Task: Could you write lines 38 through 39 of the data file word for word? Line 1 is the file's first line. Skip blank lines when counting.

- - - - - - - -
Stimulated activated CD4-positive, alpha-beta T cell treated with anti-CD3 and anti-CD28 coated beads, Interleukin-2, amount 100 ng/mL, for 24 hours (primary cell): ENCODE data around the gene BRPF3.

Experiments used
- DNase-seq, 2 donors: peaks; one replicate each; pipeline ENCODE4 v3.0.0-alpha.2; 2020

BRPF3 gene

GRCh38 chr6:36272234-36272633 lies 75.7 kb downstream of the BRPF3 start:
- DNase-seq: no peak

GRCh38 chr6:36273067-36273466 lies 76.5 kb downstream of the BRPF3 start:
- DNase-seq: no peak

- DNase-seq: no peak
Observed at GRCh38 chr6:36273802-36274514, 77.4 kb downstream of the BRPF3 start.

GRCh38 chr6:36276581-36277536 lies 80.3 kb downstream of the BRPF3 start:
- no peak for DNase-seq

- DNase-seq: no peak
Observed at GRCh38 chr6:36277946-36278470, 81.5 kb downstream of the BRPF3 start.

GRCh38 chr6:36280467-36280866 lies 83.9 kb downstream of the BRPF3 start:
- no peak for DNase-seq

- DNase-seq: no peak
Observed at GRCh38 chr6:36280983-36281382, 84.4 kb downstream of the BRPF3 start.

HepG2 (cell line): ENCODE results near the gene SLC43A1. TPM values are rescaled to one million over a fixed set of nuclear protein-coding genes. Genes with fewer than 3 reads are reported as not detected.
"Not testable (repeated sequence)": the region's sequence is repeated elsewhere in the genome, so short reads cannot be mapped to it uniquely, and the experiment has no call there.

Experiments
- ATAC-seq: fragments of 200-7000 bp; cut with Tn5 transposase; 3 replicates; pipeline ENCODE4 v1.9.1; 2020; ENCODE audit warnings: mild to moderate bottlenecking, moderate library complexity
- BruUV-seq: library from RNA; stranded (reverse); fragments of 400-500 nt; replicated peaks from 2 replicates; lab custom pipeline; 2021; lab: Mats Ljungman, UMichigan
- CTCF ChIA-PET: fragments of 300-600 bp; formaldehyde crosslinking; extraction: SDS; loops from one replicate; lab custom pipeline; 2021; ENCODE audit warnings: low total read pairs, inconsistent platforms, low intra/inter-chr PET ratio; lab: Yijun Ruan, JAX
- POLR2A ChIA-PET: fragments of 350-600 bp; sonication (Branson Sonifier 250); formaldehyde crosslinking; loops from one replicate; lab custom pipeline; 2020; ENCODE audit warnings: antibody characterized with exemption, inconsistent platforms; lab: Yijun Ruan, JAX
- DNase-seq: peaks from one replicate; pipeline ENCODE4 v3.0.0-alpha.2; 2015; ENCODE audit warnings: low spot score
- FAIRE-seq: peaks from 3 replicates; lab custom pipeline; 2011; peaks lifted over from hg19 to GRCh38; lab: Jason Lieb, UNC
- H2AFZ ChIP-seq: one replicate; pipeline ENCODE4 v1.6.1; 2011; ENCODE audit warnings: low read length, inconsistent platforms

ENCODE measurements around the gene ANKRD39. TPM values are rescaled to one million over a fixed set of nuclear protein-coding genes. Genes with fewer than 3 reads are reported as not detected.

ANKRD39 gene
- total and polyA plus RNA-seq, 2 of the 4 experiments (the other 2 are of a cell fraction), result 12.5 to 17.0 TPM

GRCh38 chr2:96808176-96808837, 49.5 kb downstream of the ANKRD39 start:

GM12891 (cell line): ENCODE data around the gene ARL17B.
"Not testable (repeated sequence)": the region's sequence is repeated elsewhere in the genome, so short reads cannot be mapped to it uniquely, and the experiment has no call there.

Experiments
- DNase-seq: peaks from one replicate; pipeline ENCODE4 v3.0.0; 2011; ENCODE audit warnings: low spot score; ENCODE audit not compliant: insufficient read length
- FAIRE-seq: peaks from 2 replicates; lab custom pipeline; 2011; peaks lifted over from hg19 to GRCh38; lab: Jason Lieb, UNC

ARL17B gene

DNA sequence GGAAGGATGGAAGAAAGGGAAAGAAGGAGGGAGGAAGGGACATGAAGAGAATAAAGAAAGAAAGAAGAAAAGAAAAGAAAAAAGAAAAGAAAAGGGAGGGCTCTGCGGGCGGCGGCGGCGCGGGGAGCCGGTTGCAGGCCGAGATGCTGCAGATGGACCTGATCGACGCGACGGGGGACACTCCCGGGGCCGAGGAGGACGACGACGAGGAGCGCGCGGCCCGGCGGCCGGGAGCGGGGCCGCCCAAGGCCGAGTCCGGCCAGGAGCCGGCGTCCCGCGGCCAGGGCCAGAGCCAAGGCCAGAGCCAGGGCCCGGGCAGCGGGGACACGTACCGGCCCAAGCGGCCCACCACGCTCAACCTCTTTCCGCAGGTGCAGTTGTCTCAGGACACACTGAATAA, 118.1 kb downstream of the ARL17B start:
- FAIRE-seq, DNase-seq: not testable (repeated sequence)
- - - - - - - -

ARL17B gene

DNA sequence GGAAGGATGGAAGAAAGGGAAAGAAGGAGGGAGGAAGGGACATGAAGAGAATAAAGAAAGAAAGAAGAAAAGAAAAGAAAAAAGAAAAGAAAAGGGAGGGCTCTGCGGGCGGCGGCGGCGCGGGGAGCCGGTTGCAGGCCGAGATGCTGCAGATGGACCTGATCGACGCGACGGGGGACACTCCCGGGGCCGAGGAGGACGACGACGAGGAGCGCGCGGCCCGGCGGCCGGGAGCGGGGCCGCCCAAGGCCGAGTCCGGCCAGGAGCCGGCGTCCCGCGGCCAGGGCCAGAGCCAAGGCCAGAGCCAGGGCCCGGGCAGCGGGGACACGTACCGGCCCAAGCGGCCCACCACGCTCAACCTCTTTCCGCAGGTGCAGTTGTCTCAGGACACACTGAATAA, 118.1 kb downstream of the ARL17B start: